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Jane Kennedy: Information requested on the cost to public funds for all types of compensation claims from the national health service is not identifiable from NHS annual expenditure returns. Compensation payments made by the NHS Litigation Authority (NHSLA) are, however, identifiable and are shown in the following table.
|Clinical Negligence Scheme for Trusts||229||4,783||22,521||(51)201,869||175,277||293,384||329,412|
|Existing Liabilities Scheme||55,926||264,584||(51)842,093||343,242||269,345||128,071||169,414|
|Ex-Regional Health Authority Scheme||13,921||7,989||7,372||3,832||1,562||1,059||4,068|
|Liabilities for Third Parties Scheme(52)||n/a||31||551||3,112||14,480||(53)7,395||21,280|
|Property Expenses Scheme||n/a||359||429||1,931||6,866||2,735||3,839|
David T.C. Davies: To ask the Secretary of State for Health what advice her Department has given to local authorities on the purchase and use of washable keyboards, mice and keyboard readers; and what encouragement her Department has offered them to purchase such items. 
Jane Kennedy [holding answer 2 February 2006]: The purchase of computer equipment is a local responsibility. We do not endorse particular products and such products cannot replace standard infection control measures such as hand hygiene. However, manufacturers can choose to submit their products that may contribute to infection prevention and control to the rapid review panel (RRP) for consideration. The RRP was set up to assess new and novel products that may help to improve infection control and reduce rates of healthcare associated infections. The RRP's recommendations are available on the Health Protection Agency's website at www.hpa.org.uk/infections/topics_az/rapid_review?default.htm and can help inform national health service purchasing decisions.
The extensive exemption and change remission arrangements mean that 87 per cent. of prescriptions are dispensed free of charge. As a result, many people with
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medical conditions not on the exempt list already get free prescriptions on other grounds. Anyone in work may claim help through the national health service low income scheme.
Mr. Willis: To ask the Secretary of State for Health what plans she has to increase access to NHS dentistry in North Yorkshire; and how many additional places have been made available since 1997. 
Ms Rosie Winterton [holding answer 27 June 2005]: In September 2004, there were 794,177 patients registered with a national health service dentists in the North and East Yorkshire and Northern Lincolnshire strategic health authority (SHA) area, compared with 906,871 in September 1997.
In 200405, £1.3 million of access money for NHS dental services was made available to primary care trusts (PCTs) in the North and East Yorkshire and Northern Lincolnshire SHA area. The four PCTs within the North Yorkshire region are using this money to make available an additional 50,000 patient registrations.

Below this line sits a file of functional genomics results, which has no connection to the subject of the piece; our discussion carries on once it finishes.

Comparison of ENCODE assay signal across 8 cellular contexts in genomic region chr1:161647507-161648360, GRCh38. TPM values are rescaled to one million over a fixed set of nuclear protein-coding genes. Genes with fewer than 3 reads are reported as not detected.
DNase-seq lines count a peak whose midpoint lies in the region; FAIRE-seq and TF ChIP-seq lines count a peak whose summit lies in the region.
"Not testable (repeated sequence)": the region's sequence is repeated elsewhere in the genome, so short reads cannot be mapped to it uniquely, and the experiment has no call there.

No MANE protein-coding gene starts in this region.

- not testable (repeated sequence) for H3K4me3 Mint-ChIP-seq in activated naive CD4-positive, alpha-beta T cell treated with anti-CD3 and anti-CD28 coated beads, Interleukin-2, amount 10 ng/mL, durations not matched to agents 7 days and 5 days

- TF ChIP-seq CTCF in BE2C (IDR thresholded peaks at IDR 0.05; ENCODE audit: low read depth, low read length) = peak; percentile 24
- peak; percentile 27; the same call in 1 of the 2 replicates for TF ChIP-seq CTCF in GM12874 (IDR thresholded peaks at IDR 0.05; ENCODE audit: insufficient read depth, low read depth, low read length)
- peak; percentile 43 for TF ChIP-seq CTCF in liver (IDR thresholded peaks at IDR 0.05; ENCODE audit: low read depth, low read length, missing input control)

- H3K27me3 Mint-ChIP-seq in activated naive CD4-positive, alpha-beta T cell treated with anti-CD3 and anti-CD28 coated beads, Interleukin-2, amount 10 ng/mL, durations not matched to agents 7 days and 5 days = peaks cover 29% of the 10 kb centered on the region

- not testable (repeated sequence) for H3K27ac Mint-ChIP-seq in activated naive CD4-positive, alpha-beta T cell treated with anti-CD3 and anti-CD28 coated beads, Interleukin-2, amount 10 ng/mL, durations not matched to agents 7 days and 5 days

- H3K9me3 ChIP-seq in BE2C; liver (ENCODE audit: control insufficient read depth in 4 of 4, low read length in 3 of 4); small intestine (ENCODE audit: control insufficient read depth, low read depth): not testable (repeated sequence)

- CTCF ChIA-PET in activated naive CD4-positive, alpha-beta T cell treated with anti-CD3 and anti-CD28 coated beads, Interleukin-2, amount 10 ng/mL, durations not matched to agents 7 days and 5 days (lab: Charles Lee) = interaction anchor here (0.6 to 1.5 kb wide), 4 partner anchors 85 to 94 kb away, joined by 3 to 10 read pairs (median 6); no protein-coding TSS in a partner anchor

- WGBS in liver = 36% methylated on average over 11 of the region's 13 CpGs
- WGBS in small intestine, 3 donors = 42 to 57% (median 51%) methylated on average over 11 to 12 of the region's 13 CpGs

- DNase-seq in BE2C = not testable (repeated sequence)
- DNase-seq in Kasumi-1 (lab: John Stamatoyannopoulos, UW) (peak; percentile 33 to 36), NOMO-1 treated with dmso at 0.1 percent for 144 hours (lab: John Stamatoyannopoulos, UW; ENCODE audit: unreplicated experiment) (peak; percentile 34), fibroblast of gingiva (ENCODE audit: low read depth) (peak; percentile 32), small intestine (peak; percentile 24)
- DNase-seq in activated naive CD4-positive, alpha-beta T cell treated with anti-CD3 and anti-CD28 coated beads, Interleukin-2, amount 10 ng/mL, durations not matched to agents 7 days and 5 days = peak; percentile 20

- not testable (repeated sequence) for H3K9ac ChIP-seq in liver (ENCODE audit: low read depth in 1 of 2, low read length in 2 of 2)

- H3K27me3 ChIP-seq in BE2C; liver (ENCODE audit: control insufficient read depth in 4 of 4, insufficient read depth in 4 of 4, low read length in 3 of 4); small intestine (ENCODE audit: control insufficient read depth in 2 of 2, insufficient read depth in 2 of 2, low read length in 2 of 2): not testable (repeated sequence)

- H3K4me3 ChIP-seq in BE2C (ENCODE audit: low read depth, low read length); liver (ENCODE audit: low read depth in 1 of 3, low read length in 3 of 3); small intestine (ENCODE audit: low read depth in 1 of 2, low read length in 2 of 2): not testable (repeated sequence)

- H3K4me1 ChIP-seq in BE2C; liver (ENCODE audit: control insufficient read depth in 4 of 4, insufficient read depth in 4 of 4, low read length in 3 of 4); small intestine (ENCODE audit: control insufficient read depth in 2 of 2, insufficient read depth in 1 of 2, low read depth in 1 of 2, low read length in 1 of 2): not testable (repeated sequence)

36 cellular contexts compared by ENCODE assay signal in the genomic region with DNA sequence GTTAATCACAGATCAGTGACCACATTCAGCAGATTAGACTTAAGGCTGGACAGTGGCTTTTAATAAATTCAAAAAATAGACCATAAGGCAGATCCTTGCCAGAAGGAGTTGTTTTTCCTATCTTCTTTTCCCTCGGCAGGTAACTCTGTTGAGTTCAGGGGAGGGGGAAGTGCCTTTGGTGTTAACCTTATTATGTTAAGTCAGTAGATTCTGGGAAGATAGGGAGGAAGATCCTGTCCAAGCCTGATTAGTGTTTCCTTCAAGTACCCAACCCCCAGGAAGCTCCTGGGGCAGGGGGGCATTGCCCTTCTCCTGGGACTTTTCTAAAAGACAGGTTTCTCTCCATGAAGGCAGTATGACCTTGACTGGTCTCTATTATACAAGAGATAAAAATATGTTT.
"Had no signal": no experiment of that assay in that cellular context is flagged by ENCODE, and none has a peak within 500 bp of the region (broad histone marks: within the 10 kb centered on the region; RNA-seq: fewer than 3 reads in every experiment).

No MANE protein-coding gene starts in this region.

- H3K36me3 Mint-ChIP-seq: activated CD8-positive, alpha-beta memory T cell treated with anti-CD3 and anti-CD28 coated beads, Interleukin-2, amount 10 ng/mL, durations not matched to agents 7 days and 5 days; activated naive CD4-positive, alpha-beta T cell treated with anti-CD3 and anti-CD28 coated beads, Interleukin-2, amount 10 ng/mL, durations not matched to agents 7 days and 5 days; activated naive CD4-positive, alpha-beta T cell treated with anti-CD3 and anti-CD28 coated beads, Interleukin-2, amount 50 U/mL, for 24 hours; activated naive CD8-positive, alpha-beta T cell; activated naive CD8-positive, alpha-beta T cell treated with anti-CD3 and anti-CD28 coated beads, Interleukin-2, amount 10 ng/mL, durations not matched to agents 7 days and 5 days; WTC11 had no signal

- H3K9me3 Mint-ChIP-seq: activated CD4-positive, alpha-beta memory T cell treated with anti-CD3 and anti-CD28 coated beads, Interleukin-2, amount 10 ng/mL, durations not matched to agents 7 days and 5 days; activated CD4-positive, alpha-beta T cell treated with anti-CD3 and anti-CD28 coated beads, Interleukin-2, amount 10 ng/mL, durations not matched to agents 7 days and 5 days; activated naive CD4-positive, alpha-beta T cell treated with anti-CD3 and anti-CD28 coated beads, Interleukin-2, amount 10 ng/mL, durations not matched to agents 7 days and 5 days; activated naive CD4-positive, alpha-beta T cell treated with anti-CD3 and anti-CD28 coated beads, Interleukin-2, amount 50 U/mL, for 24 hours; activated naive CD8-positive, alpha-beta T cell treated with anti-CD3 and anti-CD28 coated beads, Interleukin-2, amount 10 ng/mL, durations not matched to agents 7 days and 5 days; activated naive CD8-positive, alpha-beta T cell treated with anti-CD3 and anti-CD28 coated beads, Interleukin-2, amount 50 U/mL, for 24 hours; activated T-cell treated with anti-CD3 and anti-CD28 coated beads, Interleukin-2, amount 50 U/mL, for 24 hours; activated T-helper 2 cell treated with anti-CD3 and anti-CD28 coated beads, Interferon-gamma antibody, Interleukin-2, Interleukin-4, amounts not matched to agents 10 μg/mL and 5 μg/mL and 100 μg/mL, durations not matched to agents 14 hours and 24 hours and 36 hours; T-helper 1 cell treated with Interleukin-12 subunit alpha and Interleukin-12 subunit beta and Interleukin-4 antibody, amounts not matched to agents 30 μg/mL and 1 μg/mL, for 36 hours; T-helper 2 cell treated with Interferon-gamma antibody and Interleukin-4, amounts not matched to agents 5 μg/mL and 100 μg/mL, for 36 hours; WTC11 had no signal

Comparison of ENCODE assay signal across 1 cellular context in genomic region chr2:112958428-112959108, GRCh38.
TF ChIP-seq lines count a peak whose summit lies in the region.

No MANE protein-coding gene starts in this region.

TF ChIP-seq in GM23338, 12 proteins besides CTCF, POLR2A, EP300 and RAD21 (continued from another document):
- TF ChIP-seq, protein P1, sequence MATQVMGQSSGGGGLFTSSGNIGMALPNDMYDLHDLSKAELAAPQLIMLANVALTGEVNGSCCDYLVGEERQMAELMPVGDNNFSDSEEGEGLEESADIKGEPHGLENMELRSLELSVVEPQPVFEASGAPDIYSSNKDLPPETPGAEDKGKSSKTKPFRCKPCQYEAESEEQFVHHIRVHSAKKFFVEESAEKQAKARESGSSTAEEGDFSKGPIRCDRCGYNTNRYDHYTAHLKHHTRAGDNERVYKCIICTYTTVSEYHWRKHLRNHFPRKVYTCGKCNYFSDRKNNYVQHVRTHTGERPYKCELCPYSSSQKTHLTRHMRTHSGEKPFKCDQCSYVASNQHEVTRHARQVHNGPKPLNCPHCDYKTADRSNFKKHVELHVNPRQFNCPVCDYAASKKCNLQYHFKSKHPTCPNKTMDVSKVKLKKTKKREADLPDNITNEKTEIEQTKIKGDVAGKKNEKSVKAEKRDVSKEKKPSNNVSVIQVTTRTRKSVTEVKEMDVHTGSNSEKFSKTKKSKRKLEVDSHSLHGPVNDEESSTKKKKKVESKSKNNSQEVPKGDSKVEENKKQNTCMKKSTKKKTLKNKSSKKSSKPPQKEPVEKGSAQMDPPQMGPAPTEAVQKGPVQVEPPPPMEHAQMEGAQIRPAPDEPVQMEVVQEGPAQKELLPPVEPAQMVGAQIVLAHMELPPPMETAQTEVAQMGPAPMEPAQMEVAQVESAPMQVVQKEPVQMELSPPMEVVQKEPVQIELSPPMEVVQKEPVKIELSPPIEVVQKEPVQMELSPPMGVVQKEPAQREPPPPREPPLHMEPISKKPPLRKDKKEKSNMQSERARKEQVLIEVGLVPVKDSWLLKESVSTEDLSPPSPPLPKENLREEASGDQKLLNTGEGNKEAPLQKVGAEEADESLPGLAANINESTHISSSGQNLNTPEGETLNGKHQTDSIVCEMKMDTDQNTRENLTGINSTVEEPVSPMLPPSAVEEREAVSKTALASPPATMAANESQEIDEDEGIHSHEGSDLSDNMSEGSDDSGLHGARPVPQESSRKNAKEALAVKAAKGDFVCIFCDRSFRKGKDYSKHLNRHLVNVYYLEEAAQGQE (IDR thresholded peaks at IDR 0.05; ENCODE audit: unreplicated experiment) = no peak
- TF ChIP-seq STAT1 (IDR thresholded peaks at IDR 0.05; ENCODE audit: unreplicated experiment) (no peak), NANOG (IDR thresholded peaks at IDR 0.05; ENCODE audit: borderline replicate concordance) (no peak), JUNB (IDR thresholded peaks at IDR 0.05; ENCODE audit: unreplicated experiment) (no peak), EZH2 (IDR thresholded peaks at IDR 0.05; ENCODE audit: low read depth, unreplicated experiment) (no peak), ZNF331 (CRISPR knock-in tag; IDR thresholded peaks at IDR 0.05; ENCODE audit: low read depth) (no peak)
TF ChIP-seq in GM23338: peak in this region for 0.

Four Polish dentists are providing services to NHS dental patients in the Scarborough, Whitby and Ryedale PCT and a further nine internationally-recruited dentists are working in the Selby and York PCT area. Furthermore, 0.9 whole time equivalent dentists have returned to work under the Keeping in Touch" scheme.
Mr. Jenkins: To ask the Secretary of State for Health what the cost of maintaining her main departmental website was for the last year for which figures are available; and how many visitors there were to the site in each of the last 12 months. 
Jane Kennedy: The cost of the Department's corporate website (www.dh.gov.uk) and sub domain sites (www.info.doh.gov.uk, www.publications.doh.gov.uk, www.performance.doh.gov.uk and www.advisorybodies.doh.gov.uk) for the year 200405 was £724,956. These figures include hosting and maintenance, development and dedicated staff costs, using agreed civil service staff costs, including salaries, common services, etc.
The total number of visits to the main Department of Health website (www.dh.gov.uk) for the period January to December 2005 was 16,796,568. There were on average 871,497 unique users per month. The figures broken down by calendar month are shown in the table.
|Average per month||1,399,714||871,497|
As soon as it became aware that one of the two United Kingdom suppliers of diamorphine was experiencing problems, the Department, with the NHS Purchasing and Supply Agency (PASA) made arrangements for the other supplier to maximise its production, contacted the suppliers of morphine and other opiates to arrange for them to increase production, explored the possibility of obtaining diamorphine from abroad and routinely monitored production of the two suppliers against historic demand, and ensured as far as possible that supplies were available where needed.
On 23 December 2004, the Department issued an alert to the national health service warning healthcare professionals about the shortage of diamorphine and advising them to consider alternative painkillers wherever possible, and to reserve supplies for those patients whose need was greatest. The alert also included interim clinical guidance which was subsequently updated by the Association for Palliative Medicine. Additional guidance for doctors managing patients dependent on diamorphine was issued on 30 December 2004. The Department has also been in regular contact with healthcare professionals and has issued updates to them on the supply situation.
Diamorphine is now available from both Wockhardt UK and Chiron but supplies are still limited and are likely to remain so for the coming months. The Department is continuing to monitor the situation carefully.
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